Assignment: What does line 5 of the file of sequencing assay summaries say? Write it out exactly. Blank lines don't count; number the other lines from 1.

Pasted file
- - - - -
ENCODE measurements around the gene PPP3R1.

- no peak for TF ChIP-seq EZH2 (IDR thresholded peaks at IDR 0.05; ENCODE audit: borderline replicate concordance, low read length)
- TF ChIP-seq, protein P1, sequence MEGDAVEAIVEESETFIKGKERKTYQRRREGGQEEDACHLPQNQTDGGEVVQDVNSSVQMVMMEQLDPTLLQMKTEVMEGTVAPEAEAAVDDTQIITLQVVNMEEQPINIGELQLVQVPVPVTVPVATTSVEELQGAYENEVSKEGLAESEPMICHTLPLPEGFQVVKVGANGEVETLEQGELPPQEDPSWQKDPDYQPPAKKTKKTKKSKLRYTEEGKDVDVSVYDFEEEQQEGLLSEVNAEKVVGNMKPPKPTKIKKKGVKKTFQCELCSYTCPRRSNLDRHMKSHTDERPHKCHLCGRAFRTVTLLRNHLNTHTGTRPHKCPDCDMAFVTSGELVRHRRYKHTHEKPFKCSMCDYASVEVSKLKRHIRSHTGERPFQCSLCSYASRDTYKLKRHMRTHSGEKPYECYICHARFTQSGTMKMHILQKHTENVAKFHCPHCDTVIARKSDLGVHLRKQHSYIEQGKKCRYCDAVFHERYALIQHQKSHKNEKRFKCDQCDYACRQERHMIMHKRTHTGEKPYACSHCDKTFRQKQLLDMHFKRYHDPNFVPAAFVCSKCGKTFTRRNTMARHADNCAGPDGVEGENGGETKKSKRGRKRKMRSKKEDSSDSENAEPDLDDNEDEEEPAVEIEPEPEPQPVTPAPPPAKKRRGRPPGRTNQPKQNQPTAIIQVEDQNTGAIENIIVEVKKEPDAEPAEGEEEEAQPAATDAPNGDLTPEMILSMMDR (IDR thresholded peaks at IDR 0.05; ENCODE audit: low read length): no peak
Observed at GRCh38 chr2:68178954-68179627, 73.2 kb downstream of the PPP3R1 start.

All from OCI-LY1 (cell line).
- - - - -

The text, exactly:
All from OCI-LY1 (cell line).